September 14, 2007
By Ben Lieberman
The international treaty to protect the ozone layer turns 20
this year. But is there really much reason to celebrate?
Environmentalists have made numerous apocalyptic predictions
over the past several decades, virtually none of which has come to
pass. Yet each time, the greens and their political allies proclaim
victory, arguing that their preventive prescriptions averted
Such is the case with the 1987 Montreal Protocol On Substances
That Deplete The Ozone Layer (Montreal Protocol). The lurid
predictions of ozone depletion-induced skin cancer epidemics,
ecosystem destruction and others haven't come true, for which
Montreal Protocol proponents congratulate themselves. But in
retrospect, the evidence shows that ozone depletion was an
exaggerated threat in the first place. As the treaty parties return
to Montreal for their 20th anniversary meeting it should be cause
for reflection, not celebration, especially for those who hope to
repeat this "success story" in the context of global warming.
The treaty came about over legitimate but overstated concerns
that chlorofluorocarbons (CFCs, a then-widely used class of
refrigerants) and other compounds were rising to the stratosphere
and destroying ozone molecules. These molecules, collectively known
as the ozone layer, shield the earth from excessive ultraviolet-B
radiation (UVB) from the sun. The Montreal Protocol's provisions
were tightened in 1990 and again in 1992, culminating with a CFC
ban in most developed nations by 1996.
So what do we know now? As far as ozone depletion is concerned,
the thinning of the ozone layer that occurred throughout the 1980s
apparently stopped in the early 1990s, too soon to credit the
Montreal Protocol. A 1998 World Meteorological Organization (WMO)
report said that, "since 1991, the linear [downward] trend observed
during the 1980s has not continued, but rather total column ozone
has been almost constant …" However, the same report noted
that the stratospheric concentrations of the offending compounds
were still increasing through 1998. This lends credence to the
skeptical view, widely derided at the time of the Montreal
Protocol, that natural variations better explain the fluctuations
in the global ozone layer.
More importantly, the feared increase in ground level UVB
radiation has also failed to materialize. Keep in mind that ozone
depletion, in and of itself, doesn't really harm human health or
the environment. It's the concern that an eroded ozone layer will
allow more of the sun's damaging UVB rays to reach the earth that
led to the Montreal Protocol. But WMO concedes that no
statistically significant long-term trends have been detected,
noting earlier this year that "outside the polar regions, ozone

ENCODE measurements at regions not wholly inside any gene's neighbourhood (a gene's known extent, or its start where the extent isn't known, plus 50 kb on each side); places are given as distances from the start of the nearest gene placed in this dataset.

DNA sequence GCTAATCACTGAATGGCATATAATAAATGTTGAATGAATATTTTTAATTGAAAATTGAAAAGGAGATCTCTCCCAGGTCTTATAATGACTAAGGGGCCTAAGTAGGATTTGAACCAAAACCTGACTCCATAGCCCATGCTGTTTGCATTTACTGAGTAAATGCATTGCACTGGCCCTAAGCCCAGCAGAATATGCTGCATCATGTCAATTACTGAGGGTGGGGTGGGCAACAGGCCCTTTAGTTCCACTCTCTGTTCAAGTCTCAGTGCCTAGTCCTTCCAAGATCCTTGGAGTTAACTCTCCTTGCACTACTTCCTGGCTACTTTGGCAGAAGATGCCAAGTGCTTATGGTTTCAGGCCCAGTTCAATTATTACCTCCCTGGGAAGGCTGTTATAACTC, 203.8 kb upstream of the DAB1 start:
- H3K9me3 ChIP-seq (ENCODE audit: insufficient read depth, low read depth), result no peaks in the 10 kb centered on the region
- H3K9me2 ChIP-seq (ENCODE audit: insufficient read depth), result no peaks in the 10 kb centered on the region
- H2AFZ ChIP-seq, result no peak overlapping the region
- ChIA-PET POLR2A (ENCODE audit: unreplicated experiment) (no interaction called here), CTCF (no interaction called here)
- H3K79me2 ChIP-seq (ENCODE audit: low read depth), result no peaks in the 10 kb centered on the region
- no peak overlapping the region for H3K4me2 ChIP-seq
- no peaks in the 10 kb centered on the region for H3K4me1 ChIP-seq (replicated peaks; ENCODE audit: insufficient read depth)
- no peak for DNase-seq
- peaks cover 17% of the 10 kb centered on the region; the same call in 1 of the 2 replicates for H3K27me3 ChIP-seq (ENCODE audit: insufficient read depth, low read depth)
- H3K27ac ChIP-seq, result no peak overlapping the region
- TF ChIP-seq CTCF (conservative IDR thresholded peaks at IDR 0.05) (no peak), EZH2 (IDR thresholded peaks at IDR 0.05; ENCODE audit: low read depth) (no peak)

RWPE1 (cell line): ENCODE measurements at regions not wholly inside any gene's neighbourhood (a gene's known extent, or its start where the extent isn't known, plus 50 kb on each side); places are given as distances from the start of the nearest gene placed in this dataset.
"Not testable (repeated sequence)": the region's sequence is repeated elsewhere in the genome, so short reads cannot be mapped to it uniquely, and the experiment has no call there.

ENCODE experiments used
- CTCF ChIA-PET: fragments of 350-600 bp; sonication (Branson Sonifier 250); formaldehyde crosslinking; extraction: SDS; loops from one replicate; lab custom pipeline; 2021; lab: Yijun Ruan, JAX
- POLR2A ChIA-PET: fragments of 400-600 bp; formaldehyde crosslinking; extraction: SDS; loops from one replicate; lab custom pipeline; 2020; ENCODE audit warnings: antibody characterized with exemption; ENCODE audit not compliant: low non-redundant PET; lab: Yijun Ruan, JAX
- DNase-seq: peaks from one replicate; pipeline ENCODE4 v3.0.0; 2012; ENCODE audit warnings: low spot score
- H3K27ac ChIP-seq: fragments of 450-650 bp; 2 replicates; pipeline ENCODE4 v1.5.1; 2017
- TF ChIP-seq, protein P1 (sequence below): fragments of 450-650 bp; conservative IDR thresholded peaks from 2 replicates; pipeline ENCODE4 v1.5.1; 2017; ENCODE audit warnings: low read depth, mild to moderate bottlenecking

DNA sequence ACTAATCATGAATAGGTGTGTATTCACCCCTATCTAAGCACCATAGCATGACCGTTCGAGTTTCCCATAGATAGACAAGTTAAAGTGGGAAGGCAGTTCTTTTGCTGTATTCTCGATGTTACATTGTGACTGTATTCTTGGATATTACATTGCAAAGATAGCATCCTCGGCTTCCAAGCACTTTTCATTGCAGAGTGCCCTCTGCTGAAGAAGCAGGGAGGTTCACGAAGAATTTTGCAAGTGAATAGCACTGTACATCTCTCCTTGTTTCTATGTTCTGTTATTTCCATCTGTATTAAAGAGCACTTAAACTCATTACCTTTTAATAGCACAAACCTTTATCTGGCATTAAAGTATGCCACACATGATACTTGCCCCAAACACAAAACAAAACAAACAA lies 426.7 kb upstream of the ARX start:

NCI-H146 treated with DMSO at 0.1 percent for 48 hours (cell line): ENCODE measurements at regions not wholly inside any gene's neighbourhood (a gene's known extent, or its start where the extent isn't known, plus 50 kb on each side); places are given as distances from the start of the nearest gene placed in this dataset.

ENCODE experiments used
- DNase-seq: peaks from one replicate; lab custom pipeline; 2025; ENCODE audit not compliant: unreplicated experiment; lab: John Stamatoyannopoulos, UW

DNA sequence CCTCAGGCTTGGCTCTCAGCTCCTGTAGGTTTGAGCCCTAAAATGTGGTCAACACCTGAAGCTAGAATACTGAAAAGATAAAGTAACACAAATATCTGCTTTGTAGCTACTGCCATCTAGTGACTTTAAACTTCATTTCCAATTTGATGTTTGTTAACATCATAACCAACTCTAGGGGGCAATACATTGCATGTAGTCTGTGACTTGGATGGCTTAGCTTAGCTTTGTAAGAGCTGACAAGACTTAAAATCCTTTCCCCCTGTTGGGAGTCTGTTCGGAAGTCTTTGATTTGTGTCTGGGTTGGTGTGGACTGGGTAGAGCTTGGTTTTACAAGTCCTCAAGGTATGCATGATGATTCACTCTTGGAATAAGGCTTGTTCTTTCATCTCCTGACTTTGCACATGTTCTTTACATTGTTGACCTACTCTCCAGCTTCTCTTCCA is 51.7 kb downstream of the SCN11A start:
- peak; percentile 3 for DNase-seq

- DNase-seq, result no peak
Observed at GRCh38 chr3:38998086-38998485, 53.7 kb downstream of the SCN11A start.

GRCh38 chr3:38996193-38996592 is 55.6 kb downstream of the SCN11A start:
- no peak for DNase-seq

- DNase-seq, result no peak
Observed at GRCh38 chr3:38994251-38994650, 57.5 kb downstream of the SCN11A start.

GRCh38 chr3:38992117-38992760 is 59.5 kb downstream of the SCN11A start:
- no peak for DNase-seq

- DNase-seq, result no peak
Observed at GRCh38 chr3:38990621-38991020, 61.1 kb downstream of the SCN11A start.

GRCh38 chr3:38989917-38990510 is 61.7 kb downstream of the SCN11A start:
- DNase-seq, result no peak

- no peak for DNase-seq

depletion has been relatively small, hence, in many places,
increases in UV due to this depletion are difficult to separate
from the increases caused by other factors, such as changes in
cloud and aerosol." In short, the impact of ozone depletion on UVB
over populated regions is so small that it's hard to detect.
Needless to say, if UVB hasn't gone up, then the fears of
increased UVB-induced harm are unfounded. Indeed, the much-hyped
acceleration in skin cancer rates hasn't been documented. U.S.
National Cancer Institute statistics show that malignant melanoma
incidence and mortality, which had been undergoing a long-term
increase that predates ozone depletion, has actually been leveling
off during the putative ozone crisis.
Further, no ecosystem or species was ever shown to be seriously
harmed by ozone depletion. This is true even in Antarctica, where
the largest seasonal ozone losses, the so-called Antarctic ozone
hole, occur annually. Also forgotten is a long list of truly
ridiculous claims, such as the one from Al Gore's 1992 book "Earth
in the Balance"that, thanks to the Antarctic ozone hole, "hunters
now report finding blind rabbits; fisherman catch blind
Overall, the Montreal Protocol isn't making these bad
consequences go away -- they were never occurring in the first
The parallels with global warming are striking. Again we face a
real but greatly overhyped environmental problem. In both cases,
virtually everything the public has been told that sounds
terrifying isn't true -- and what is true isn't
particularly terrifying. But doomsayers such as Gore simply soldier
on. His claims of blind animals from ozone depletion have been
replaced by equally dubious assertions in his book "An Inconvenient
Truth," including predictions of a massive sea level rise that
would wipe away south Florida and other coastal areas.
Perhaps decades from now, participants in the Kyoto Protocol,
the global-warming treaty modeled after the Montreal Protocol, will
meet and congratulate themselves because none of their scary
assertions came true. But how many resources will have been spent
to save a world that never really needed saving in the first
Ben Lieberman is
senior policy analyst in the Thomas A. Roe Institute for Economic
Policy Studies at the Heritage Foundation.
First appeared in the McClatchy Tribune wire
Environmentalists have made numerous apocalyptic predictions over the past several decades, virtually none of which has come to pass. Yet each time, the greens and their political allies proclaim victory, arguing that their preventive prescriptions averted disaster.
Senior Policy Analyst, Energy and Environment
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